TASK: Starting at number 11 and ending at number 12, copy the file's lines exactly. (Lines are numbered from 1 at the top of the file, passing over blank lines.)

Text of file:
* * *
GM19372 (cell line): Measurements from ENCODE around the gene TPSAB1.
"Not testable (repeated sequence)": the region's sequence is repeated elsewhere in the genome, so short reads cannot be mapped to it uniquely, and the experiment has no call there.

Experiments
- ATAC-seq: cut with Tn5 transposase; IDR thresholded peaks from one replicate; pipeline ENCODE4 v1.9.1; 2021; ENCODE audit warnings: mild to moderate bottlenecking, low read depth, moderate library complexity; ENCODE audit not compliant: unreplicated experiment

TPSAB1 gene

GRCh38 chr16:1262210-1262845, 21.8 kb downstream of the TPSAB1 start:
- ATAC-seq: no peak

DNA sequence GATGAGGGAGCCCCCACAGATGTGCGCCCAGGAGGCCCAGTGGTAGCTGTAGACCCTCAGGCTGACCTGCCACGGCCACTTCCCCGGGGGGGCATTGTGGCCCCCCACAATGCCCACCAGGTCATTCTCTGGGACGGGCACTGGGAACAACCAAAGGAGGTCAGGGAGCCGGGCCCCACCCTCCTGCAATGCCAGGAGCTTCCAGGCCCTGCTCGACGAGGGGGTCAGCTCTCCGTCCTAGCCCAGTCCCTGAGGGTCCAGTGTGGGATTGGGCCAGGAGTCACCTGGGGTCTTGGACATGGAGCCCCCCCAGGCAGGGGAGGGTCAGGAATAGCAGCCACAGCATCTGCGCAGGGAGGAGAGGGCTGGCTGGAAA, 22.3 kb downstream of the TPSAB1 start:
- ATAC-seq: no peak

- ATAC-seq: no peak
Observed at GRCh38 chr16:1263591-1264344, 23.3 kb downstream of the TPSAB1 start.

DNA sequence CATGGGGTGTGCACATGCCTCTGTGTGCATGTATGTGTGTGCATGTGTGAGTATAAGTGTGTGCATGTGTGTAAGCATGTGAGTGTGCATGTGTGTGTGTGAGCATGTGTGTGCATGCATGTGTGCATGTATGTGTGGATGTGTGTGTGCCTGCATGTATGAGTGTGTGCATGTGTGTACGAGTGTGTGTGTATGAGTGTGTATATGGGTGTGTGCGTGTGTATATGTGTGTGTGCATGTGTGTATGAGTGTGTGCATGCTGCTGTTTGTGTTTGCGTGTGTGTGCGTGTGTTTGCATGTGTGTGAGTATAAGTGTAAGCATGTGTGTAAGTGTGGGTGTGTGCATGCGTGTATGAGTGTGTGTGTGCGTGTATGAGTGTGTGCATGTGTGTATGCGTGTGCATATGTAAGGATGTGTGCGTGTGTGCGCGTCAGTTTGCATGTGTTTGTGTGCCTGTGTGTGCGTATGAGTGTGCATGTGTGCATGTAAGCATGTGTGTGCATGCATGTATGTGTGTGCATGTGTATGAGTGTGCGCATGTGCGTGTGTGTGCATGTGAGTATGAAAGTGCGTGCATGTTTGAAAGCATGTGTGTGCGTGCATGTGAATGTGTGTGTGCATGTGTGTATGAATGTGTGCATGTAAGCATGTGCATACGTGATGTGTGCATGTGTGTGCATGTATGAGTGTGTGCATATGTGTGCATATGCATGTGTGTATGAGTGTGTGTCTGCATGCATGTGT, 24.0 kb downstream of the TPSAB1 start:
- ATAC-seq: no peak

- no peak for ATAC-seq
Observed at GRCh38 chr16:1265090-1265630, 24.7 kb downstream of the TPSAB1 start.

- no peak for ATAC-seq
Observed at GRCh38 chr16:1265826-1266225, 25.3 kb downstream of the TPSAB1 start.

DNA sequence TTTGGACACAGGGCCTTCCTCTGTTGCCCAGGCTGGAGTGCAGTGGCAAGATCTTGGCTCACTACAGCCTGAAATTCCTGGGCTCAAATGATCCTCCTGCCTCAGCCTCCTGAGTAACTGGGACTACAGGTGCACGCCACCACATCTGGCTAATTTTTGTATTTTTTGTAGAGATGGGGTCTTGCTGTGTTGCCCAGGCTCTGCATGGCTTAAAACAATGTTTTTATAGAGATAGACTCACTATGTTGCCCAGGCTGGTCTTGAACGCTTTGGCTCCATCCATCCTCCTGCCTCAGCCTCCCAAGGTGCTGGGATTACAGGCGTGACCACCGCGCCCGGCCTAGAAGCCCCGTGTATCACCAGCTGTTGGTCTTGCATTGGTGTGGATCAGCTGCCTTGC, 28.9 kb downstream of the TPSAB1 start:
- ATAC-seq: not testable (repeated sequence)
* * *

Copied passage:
Observed at GRCh38 chr16:1263591-1264344, 23.3 kb downstream of the TPSAB1 start.

DNA sequence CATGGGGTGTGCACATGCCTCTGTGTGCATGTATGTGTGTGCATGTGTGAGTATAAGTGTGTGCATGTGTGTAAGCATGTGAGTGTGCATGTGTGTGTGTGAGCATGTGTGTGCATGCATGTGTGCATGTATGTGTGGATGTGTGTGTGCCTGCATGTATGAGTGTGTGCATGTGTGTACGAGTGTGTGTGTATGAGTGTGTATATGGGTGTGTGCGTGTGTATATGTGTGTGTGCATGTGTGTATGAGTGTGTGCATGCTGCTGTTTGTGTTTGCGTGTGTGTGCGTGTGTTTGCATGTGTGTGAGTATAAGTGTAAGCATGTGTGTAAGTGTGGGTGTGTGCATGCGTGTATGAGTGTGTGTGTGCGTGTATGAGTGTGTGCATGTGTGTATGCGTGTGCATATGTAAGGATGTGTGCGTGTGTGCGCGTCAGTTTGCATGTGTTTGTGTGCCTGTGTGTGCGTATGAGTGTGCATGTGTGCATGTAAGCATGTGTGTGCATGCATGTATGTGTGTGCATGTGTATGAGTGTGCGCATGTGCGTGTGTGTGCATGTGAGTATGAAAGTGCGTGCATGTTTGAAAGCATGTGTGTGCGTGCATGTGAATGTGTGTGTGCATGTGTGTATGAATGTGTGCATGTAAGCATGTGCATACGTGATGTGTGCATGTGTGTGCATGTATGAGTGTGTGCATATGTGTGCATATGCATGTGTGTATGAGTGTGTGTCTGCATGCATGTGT, 24.0 kb downstream of the TPSAB1 start: